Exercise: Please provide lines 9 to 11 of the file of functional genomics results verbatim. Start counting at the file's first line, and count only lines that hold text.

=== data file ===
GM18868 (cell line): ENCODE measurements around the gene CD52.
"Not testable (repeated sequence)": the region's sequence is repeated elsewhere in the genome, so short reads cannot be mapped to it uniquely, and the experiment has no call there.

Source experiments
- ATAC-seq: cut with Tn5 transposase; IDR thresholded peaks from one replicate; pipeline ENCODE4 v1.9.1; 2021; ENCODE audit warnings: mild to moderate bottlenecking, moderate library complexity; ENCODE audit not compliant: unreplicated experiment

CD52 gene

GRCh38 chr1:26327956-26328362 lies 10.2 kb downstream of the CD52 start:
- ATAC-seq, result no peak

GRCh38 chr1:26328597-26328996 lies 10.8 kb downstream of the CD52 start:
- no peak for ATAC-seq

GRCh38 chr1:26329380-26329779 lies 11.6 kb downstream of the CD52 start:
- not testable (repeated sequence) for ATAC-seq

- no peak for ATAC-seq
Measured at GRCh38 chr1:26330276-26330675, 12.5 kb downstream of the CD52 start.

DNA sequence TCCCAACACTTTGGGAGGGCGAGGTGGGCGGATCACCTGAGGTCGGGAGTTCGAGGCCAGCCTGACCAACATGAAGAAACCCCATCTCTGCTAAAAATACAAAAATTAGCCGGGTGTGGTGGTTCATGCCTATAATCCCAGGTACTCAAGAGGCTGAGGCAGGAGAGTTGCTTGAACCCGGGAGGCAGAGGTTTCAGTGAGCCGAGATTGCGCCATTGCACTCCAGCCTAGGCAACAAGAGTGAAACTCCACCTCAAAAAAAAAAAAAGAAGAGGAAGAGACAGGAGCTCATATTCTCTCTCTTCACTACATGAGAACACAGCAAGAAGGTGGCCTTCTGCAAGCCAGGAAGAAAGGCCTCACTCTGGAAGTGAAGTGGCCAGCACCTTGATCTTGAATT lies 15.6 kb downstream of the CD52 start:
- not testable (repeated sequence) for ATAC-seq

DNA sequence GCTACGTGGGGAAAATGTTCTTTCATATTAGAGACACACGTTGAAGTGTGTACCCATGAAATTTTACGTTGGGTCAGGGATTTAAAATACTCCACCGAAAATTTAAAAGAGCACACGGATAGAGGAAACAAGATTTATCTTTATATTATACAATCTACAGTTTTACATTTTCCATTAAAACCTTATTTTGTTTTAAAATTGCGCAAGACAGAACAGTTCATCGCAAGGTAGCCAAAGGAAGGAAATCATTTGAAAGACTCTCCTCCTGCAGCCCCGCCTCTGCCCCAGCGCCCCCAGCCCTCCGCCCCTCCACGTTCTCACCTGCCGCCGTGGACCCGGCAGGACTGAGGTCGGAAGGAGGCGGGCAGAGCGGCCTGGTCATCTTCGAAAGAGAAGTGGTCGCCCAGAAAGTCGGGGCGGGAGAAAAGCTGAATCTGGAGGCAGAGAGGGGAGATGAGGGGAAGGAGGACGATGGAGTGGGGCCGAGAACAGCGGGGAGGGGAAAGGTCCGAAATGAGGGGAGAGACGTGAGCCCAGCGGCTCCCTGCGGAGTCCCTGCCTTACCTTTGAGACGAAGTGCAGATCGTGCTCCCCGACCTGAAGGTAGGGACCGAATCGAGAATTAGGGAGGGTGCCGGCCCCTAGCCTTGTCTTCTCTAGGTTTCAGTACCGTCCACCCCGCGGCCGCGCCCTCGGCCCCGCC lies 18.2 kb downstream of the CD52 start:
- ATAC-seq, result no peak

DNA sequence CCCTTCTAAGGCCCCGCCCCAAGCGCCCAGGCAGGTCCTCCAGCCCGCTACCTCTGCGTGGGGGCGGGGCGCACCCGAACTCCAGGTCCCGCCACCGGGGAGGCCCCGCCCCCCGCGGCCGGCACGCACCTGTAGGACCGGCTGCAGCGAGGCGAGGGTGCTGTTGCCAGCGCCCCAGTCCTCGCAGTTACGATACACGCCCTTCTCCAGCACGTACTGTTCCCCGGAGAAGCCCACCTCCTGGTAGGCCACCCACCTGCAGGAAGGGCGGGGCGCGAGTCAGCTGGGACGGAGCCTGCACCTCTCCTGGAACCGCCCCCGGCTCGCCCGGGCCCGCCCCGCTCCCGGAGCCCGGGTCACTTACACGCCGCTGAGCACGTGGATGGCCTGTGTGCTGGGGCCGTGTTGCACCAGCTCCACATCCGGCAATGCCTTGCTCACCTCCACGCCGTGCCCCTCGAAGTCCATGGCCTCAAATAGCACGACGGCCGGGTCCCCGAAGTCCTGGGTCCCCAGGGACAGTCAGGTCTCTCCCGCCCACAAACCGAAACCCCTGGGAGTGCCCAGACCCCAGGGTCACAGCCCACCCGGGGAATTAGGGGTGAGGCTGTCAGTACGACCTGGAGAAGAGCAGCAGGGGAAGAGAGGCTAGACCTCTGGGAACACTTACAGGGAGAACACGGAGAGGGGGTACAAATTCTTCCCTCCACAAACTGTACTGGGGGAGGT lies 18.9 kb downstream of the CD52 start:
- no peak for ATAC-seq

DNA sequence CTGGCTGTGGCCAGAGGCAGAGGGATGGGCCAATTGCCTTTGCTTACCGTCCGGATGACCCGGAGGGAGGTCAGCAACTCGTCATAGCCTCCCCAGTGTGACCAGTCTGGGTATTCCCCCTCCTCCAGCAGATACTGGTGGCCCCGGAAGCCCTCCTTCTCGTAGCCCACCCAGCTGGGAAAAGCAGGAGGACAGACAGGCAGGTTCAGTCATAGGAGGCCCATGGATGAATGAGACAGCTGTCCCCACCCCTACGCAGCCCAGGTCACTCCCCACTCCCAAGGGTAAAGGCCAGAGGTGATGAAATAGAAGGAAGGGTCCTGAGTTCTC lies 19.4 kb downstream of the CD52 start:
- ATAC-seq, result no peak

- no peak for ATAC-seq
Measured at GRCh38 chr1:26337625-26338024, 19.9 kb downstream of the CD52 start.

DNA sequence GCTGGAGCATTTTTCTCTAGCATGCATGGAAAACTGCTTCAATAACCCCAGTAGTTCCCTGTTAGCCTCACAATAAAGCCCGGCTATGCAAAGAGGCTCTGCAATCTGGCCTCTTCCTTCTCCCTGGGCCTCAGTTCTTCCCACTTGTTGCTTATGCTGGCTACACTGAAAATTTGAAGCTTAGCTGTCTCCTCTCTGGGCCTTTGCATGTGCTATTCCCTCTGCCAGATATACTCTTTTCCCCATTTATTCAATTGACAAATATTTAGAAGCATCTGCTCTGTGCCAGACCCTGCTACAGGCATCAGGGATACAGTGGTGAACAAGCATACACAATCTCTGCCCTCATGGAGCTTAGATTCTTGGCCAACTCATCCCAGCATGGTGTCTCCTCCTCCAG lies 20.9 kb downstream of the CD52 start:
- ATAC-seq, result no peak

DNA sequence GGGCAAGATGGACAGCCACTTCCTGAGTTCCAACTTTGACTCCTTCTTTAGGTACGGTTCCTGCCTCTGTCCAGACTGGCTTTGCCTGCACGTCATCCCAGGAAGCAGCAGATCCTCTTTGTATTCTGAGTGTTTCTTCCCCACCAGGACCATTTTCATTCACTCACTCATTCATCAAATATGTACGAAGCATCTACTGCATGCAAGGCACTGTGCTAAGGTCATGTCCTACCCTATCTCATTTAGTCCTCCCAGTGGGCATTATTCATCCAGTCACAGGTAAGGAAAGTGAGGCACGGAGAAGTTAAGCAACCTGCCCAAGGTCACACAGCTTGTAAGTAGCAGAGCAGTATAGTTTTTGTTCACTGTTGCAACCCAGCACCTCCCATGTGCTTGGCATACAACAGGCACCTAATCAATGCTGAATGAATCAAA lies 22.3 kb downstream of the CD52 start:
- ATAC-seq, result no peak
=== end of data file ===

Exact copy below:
- no peak for ATAC-seq

GRCh38 chr1:26329380-26329779 lies 11.6 kb downstream of the CD52 start:
- not testable (repeated sequence) for ATAC-seq